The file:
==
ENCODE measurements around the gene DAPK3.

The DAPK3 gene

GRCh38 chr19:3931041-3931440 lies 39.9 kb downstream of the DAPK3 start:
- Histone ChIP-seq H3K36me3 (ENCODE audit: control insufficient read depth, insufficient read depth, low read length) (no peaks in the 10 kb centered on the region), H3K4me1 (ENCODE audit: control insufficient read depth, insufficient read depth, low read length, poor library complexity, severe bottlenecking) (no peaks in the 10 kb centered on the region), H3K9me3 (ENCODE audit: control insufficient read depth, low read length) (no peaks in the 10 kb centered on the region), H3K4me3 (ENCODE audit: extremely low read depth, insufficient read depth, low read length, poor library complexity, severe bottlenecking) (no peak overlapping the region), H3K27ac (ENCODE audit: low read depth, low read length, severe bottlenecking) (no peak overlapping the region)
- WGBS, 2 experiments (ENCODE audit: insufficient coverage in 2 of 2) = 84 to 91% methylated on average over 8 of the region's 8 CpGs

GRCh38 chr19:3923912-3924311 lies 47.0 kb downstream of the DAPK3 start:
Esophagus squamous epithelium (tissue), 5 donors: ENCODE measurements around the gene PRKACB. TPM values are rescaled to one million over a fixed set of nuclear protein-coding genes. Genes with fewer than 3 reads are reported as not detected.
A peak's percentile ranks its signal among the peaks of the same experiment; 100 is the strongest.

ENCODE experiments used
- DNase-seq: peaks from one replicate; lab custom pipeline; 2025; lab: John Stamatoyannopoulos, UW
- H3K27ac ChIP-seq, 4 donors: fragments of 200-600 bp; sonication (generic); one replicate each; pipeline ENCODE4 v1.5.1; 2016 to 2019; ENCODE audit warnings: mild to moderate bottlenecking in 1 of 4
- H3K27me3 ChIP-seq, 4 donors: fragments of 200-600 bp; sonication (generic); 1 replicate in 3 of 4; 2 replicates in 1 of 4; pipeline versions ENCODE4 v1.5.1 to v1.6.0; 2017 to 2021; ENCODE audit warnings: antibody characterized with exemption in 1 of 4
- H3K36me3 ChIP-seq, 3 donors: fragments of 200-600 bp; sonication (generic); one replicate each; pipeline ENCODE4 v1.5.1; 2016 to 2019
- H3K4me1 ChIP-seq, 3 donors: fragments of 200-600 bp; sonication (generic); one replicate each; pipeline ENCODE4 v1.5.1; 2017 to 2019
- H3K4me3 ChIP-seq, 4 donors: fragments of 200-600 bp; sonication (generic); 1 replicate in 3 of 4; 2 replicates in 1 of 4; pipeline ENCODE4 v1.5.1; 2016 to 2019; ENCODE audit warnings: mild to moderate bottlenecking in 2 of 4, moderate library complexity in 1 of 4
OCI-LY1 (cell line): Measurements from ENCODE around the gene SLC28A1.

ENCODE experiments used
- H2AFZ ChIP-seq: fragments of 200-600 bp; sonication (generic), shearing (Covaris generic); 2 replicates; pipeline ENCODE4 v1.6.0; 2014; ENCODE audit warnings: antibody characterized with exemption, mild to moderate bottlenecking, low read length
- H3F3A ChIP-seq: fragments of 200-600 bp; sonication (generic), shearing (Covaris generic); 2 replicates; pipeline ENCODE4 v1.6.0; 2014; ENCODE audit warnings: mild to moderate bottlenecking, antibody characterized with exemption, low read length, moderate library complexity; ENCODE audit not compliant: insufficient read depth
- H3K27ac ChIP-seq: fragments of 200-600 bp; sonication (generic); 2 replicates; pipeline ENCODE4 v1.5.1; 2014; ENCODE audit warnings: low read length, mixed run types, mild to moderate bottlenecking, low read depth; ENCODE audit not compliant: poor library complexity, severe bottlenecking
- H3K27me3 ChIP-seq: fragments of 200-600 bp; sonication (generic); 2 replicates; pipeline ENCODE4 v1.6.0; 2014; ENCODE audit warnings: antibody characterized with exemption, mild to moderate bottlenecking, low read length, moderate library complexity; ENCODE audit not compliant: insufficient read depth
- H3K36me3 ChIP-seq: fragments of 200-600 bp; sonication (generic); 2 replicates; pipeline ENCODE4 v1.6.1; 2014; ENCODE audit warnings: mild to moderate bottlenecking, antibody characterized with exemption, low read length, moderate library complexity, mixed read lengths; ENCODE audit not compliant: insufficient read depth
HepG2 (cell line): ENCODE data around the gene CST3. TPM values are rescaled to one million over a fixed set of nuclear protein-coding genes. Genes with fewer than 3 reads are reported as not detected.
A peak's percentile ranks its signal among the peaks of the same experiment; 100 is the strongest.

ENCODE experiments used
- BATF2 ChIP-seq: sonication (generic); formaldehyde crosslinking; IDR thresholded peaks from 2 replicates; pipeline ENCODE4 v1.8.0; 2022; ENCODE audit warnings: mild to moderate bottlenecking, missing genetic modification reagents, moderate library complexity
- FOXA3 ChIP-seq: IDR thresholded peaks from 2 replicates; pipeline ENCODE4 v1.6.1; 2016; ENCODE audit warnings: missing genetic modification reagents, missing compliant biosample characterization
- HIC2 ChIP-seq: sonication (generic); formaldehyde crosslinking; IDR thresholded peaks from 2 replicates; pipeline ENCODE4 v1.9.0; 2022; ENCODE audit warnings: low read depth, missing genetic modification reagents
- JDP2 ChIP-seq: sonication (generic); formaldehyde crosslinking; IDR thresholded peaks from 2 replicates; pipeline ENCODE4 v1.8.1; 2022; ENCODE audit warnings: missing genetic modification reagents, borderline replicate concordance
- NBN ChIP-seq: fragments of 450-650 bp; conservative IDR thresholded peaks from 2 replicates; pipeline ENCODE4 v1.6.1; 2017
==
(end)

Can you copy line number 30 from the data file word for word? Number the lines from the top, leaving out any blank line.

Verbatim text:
- NBN ChIP-seq: fragments of 450-650 bp; conservative IDR thresholded peaks from 2 replicates; pipeline ENCODE4 v1.6.1; 2017